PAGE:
Mixed Signals

Learn about using direct boxes, enhancing weak signals and using line-level devices with instrument-level devices. Tips include the difference between mic-, instrument- and line-level signals.

For many levels of nonprofessional producers, one of the common misunderstandings — if not total mysteries — is signal level. When it comes to cable, it's common to think, “If the shoe fits, just wear it.” In the audio world, however, the concept of trying to fit a square peg in a round hole definitely applies. Technical terms such as ohms and impedance do matter very much. Here's a peek at some common signal differences.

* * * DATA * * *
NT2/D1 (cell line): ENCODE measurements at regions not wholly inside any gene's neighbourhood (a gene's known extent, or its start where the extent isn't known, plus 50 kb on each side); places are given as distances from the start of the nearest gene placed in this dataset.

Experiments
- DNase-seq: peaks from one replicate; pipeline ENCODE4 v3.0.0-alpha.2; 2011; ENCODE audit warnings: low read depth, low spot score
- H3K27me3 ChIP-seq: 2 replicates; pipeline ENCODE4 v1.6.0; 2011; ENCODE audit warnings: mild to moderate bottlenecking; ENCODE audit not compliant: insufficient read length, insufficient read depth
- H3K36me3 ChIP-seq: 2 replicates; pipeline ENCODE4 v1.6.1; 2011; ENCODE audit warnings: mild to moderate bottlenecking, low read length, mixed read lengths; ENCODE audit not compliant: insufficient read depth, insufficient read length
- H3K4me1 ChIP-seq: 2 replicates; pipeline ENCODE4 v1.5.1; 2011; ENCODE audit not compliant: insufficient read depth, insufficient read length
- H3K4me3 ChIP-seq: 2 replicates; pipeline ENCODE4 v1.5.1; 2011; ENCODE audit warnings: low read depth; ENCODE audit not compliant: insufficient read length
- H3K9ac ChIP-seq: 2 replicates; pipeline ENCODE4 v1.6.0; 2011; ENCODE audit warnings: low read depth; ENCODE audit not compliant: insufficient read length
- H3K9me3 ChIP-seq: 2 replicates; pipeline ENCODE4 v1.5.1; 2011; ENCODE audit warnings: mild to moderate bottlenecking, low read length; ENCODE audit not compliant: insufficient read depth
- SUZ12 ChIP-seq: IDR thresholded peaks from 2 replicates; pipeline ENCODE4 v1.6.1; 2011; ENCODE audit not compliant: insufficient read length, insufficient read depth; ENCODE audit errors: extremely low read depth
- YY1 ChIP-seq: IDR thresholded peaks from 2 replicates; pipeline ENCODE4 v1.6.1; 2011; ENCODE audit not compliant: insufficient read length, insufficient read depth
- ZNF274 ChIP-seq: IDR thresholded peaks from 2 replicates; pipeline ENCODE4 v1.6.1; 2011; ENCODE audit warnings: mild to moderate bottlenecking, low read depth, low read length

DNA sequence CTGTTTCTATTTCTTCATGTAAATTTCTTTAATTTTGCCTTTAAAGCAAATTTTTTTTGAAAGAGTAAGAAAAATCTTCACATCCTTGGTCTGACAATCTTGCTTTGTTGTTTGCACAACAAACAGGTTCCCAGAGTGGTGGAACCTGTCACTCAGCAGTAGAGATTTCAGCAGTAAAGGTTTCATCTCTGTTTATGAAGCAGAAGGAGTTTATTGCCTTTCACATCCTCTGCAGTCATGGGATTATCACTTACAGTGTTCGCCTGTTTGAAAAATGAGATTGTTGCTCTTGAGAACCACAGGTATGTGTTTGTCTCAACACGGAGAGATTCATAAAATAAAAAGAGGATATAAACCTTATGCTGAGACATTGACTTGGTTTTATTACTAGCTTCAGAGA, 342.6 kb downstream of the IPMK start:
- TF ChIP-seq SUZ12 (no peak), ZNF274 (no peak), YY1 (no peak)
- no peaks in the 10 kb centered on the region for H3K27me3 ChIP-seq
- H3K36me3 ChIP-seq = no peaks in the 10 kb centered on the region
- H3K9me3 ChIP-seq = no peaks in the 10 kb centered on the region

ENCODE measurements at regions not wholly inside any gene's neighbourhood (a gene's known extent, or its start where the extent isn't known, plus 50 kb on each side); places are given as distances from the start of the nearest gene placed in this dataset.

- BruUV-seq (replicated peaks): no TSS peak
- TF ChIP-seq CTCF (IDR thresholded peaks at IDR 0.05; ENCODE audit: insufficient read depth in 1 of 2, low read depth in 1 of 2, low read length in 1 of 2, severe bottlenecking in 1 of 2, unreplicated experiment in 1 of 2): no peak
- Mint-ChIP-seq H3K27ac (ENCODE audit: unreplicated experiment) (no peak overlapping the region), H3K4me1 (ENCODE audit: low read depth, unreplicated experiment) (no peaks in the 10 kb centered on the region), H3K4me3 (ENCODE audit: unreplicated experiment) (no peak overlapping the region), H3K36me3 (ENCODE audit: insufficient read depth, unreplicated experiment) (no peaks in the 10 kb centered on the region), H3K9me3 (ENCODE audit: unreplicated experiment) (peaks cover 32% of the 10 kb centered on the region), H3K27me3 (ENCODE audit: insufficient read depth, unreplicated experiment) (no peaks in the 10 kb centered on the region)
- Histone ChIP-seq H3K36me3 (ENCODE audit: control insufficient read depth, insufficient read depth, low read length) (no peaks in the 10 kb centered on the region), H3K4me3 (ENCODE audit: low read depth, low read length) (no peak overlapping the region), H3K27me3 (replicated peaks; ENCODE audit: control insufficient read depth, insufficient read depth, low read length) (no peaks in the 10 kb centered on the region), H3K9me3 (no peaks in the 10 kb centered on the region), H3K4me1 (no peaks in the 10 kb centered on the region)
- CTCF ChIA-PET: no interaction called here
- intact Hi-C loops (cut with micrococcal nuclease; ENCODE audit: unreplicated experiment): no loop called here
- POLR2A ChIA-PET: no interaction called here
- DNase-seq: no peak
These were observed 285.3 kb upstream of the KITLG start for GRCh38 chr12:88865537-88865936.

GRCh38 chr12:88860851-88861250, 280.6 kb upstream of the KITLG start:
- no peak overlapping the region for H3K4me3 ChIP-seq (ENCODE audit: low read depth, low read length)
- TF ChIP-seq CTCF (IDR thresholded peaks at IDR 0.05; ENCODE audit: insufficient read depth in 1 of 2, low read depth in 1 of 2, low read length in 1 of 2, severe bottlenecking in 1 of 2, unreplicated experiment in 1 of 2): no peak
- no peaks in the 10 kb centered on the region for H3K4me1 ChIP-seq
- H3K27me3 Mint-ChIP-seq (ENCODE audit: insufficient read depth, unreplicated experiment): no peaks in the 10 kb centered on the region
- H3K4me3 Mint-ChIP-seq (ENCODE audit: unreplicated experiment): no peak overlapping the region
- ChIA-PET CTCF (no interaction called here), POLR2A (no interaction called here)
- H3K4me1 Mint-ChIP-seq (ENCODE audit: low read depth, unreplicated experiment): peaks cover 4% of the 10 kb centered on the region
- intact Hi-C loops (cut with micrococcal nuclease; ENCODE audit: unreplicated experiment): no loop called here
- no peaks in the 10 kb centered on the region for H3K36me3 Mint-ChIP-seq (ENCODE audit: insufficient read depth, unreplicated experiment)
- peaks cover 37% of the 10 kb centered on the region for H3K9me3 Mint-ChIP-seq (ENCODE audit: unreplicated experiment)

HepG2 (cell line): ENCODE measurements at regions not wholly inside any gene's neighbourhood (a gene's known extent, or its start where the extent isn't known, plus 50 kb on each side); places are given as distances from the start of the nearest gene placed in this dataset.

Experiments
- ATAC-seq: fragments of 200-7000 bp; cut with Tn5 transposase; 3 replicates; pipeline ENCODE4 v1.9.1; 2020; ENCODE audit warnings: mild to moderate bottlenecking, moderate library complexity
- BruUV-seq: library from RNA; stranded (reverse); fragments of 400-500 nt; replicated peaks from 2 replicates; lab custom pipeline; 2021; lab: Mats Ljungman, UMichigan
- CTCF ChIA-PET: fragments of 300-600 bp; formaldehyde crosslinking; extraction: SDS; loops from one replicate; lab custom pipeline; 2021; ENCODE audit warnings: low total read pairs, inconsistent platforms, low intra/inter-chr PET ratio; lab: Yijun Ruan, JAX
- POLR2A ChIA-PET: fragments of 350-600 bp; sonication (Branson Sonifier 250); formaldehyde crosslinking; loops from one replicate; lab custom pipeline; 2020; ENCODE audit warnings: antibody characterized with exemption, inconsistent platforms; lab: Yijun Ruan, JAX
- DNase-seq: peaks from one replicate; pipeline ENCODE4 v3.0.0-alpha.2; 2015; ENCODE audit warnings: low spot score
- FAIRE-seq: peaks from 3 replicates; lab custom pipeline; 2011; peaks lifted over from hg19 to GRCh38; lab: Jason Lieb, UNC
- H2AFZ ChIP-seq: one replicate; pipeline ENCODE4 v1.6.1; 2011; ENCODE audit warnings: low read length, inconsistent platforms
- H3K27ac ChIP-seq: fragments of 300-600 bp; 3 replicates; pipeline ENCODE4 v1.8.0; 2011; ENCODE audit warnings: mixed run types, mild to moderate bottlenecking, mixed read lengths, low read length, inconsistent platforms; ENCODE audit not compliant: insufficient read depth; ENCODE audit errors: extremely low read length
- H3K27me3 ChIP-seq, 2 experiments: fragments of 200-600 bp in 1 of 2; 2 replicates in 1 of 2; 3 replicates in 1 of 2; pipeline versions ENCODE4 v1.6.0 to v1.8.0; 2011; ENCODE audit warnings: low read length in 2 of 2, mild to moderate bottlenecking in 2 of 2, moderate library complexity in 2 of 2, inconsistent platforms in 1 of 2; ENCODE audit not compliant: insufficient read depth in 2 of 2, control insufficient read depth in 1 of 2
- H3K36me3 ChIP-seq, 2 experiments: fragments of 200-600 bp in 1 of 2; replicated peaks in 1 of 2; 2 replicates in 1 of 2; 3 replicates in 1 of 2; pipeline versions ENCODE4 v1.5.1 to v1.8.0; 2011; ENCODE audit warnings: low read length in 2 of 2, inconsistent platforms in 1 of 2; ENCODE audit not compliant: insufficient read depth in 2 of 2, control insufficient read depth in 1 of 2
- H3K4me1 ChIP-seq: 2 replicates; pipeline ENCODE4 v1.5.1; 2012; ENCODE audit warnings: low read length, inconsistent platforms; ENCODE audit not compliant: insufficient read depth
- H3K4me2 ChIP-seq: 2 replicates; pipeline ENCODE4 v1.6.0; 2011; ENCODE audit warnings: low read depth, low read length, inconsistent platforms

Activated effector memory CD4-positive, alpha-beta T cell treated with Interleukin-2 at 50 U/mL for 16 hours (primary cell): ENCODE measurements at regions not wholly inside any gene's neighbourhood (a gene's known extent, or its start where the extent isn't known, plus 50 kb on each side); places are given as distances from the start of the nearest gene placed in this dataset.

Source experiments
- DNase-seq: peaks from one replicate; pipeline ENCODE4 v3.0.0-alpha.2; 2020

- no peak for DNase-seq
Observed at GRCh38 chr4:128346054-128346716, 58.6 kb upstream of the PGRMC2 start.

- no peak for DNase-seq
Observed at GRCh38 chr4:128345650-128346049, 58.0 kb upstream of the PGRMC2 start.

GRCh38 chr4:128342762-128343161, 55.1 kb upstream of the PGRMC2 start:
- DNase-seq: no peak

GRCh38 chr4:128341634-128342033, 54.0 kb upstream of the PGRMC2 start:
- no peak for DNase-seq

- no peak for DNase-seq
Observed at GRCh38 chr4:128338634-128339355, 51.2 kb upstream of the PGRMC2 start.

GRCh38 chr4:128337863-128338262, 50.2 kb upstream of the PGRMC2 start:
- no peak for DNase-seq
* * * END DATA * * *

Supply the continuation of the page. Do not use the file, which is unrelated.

Let's begin with the three most common analog signal types: microphone, instrument and line. About 90 percent of microphones direct a mic-level (aka low-impedance or Low-Z) signal to their destination. The cables used for such signals are XLR-to-XLR type, balanced and typically shielded to help prevent signal interference. Hi-Z microphones exist, though they are usually inexpensive and not of professional-grade quality. Those typically function with an unbalanced ¼-inch cable (often a cheap one), making them extra susceptible to noise and interference. Instrument-level (aka high-impedance or Hi-Z) signals typically refer to electric guitars, basses and other instruments retrofitted with magnetic or other pickups. These signals are almost exclusively carried through unbalanced ¼-inch cables that, like XLR cables, are almost always internally shielded (all quality ones will be), despite their unbalanced status. Line-level signals can further muddy the waters of understanding because they make use of several cable types, from balanced and unbalanced ¼-inch to RCA and XLR. Furthermore, the strength of the signal, usually rated at either +4 dBu (professional-grade) or -10 dBV (consumer-grade), can be different from one piece of gear to another. Line-level signals are also Hi-Z, typically the highest of the three. In addition, turntables are a special case; those require a particular type of preamp. Though most turntables' connector cables (usually RCA) may be the same as other line-level devices, due to the limitations of vinyl as a recording surface, phono preamps make use of technology known as the “RIAA compensation curve.” This compensation EQ radically boosts low frequencies while attenuating highs.